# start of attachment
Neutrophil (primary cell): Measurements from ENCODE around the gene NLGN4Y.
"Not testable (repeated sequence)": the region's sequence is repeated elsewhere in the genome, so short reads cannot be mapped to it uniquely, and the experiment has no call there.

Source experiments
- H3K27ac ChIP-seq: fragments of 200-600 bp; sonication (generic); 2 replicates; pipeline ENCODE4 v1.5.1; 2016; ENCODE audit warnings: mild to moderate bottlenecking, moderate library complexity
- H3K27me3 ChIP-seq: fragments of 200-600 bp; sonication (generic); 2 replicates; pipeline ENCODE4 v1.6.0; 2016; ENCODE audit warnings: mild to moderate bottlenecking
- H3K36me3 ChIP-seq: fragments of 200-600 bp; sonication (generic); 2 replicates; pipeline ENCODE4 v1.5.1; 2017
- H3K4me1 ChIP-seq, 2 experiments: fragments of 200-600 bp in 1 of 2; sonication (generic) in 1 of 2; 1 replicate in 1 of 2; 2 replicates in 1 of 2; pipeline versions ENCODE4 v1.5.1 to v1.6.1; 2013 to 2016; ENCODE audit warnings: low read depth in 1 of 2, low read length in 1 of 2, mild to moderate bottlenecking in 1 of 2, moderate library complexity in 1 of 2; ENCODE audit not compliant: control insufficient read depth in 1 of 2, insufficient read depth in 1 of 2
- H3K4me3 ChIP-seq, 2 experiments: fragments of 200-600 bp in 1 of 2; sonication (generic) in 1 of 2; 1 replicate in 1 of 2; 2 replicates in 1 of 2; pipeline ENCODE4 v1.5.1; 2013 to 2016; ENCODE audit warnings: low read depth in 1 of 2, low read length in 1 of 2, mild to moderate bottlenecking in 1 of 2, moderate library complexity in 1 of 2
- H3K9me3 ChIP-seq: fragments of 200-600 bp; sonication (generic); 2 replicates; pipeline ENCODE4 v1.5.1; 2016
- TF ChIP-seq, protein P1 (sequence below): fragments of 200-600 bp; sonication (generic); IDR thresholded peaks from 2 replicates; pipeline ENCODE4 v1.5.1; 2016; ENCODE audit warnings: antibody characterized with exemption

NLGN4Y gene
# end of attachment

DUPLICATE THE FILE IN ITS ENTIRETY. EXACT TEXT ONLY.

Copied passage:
Neutrophil (primary cell): Measurements from ENCODE around the gene NLGN4Y.
"Not testable (repeated sequence)": the region's sequence is repeated elsewhere in the genome, so short reads cannot be mapped to it uniquely, and the experiment has no call there.

Source experiments
- H3K27ac ChIP-seq: fragments of 200-600 bp; sonication (generic); 2 replicates; pipeline ENCODE4 v1.5.1; 2016; ENCODE audit warnings: mild to moderate bottlenecking, moderate library complexity
- H3K27me3 ChIP-seq: fragments of 200-600 bp; sonication (generic); 2 replicates; pipeline ENCODE4 v1.6.0; 2016; ENCODE audit warnings: mild to moderate bottlenecking
- H3K36me3 ChIP-seq: fragments of 200-600 bp; sonication (generic); 2 replicates; pipeline ENCODE4 v1.5.1; 2017
- H3K4me1 ChIP-seq, 2 experiments: fragments of 200-600 bp in 1 of 2; sonication (generic) in 1 of 2; 1 replicate in 1 of 2; 2 replicates in 1 of 2; pipeline versions ENCODE4 v1.5.1 to v1.6.1; 2013 to 2016; ENCODE audit warnings: low read depth in 1 of 2, low read length in 1 of 2, mild to moderate bottlenecking in 1 of 2, moderate library complexity in 1 of 2; ENCODE audit not compliant: control insufficient read depth in 1 of 2, insufficient read depth in 1 of 2
- H3K4me3 ChIP-seq, 2 experiments: fragments of 200-600 bp in 1 of 2; sonication (generic) in 1 of 2; 1 replicate in 1 of 2; 2 replicates in 1 of 2; pipeline ENCODE4 v1.5.1; 2013 to 2016; ENCODE audit warnings: low read depth in 1 of 2, low read length in 1 of 2, mild to moderate bottlenecking in 1 of 2, moderate library complexity in 1 of 2
- H3K9me3 ChIP-seq: fragments of 200-600 bp; sonication (generic); 2 replicates; pipeline ENCODE4 v1.5.1; 2016
- TF ChIP-seq, protein P1 (sequence below): fragments of 200-600 bp; sonication (generic); IDR thresholded peaks from 2 replicates; pipeline ENCODE4 v1.5.1; 2016; ENCODE audit warnings: antibody characterized with exemption

NLGN4Y gene